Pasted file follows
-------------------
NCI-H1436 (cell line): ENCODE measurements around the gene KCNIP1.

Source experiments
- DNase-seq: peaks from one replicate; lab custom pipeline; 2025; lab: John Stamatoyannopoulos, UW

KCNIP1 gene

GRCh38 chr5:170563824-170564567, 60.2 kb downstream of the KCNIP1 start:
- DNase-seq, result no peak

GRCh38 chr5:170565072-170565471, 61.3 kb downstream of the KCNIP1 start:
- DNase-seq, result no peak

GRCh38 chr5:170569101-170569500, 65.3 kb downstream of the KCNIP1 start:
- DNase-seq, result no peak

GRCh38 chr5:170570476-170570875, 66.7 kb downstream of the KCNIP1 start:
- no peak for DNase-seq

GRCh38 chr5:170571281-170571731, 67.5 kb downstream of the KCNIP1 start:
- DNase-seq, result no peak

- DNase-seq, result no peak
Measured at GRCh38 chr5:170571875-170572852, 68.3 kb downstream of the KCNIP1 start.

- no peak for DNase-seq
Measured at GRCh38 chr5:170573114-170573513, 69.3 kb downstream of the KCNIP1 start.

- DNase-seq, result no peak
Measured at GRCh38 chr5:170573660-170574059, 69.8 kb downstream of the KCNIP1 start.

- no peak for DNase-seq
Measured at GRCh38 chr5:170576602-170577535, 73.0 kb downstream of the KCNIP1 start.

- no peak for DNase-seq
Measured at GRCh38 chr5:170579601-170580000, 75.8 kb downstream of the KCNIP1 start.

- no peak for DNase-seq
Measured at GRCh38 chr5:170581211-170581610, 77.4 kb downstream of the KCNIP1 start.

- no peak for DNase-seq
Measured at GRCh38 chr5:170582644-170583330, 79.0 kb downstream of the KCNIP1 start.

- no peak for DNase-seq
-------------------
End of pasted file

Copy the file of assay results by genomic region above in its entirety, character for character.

NCI-H1436 (cell line): ENCODE measurements around the gene KCNIP1.

Source experiments
- DNase-seq: peaks from one replicate; lab custom pipeline; 2025; lab: John Stamatoyannopoulos, UW

KCNIP1 gene

GRCh38 chr5:170563824-170564567, 60.2 kb downstream of the KCNIP1 start:
- DNase-seq, result no peak

GRCh38 chr5:170565072-170565471, 61.3 kb downstream of the KCNIP1 start:
- DNase-seq, result no peak

GRCh38 chr5:170569101-170569500, 65.3 kb downstream of the KCNIP1 start:
- DNase-seq, result no peak

GRCh38 chr5:170570476-170570875, 66.7 kb downstream of the KCNIP1 start:
- no peak for DNase-seq

GRCh38 chr5:170571281-170571731, 67.5 kb downstream of the KCNIP1 start:
- DNase-seq, result no peak

- DNase-seq, result no peak
Measured at GRCh38 chr5:170571875-170572852, 68.3 kb downstream of the KCNIP1 start.

- no peak for DNase-seq
Measured at GRCh38 chr5:170573114-170573513, 69.3 kb downstream of the KCNIP1 start.

- DNase-seq, result no peak
Measured at GRCh38 chr5:170573660-170574059, 69.8 kb downstream of the KCNIP1 start.

- no peak for DNase-seq
Measured at GRCh38 chr5:170576602-170577535, 73.0 kb downstream of the KCNIP1 start.

- no peak for DNase-seq
Measured at GRCh38 chr5:170579601-170580000, 75.8 kb downstream of the KCNIP1 start.

- no peak for DNase-seq
Measured at GRCh38 chr5:170581211-170581610, 77.4 kb downstream of the KCNIP1 start.

- no peak for DNase-seq
Measured at GRCh38 chr5:170582644-170583330, 79.0 kb downstream of the KCNIP1 start.

- no peak for DNase-seq